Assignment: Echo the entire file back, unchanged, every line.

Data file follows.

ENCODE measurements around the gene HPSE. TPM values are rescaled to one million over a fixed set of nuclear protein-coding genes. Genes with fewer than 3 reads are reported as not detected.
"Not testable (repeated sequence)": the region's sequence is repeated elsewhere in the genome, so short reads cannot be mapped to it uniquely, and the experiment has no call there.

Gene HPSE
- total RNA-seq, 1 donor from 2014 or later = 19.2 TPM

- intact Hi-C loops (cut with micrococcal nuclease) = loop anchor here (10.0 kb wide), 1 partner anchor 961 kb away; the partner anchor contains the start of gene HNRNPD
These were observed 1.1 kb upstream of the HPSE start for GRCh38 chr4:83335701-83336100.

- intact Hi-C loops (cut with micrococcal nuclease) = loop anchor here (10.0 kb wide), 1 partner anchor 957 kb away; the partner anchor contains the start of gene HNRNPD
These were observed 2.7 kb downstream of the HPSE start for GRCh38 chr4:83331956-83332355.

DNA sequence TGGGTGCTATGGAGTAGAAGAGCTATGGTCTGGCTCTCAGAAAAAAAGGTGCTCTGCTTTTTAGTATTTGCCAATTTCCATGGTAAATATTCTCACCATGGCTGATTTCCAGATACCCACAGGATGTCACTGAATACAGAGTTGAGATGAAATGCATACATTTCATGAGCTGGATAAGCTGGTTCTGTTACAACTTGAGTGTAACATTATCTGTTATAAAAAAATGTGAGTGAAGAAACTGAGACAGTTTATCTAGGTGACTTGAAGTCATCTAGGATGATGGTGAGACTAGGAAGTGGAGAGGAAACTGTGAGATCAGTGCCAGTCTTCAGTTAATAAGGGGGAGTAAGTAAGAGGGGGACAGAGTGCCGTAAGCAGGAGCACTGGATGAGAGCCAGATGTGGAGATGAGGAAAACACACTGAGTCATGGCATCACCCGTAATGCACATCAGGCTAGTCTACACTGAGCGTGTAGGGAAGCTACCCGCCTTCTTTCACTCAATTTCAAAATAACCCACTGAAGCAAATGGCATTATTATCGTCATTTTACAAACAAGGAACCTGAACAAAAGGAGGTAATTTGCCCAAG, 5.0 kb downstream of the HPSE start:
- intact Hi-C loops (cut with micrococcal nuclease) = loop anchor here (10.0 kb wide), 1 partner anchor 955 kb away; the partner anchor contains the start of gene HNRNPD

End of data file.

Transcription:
ENCODE measurements around the gene HPSE. TPM values are rescaled to one million over a fixed set of nuclear protein-coding genes. Genes with fewer than 3 reads are reported as not detected.
"Not testable (repeated sequence)": the region's sequence is repeated elsewhere in the genome, so short reads cannot be mapped to it uniquely, and the experiment has no call there.

Gene HPSE
- total RNA-seq, 1 donor from 2014 or later = 19.2 TPM

- intact Hi-C loops (cut with micrococcal nuclease) = loop anchor here (10.0 kb wide), 1 partner anchor 961 kb away; the partner anchor contains the start of gene HNRNPD
These were observed 1.1 kb upstream of the HPSE start for GRCh38 chr4:83335701-83336100.

- intact Hi-C loops (cut with micrococcal nuclease) = loop anchor here (10.0 kb wide), 1 partner anchor 957 kb away; the partner anchor contains the start of gene HNRNPD
These were observed 2.7 kb downstream of the HPSE start for GRCh38 chr4:83331956-83332355.

DNA sequence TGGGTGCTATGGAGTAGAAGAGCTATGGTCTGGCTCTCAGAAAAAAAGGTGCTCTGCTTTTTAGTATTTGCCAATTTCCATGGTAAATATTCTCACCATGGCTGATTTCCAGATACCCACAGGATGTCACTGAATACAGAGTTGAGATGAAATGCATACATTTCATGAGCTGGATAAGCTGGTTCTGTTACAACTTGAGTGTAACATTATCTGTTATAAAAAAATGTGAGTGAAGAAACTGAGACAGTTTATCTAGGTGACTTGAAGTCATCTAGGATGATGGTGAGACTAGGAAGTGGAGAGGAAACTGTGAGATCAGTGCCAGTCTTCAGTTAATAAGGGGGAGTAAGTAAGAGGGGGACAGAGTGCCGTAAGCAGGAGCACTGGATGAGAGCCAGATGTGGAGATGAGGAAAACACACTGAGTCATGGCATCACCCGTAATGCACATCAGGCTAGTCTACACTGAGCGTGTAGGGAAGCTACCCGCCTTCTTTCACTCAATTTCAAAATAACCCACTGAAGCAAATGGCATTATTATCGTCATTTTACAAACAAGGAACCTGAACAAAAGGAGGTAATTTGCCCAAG, 5.0 kb downstream of the HPSE start:
- intact Hi-C loops (cut with micrococcal nuclease) = loop anchor here (10.0 kb wide), 1 partner anchor 955 kb away; the partner anchor contains the start of gene HNRNPD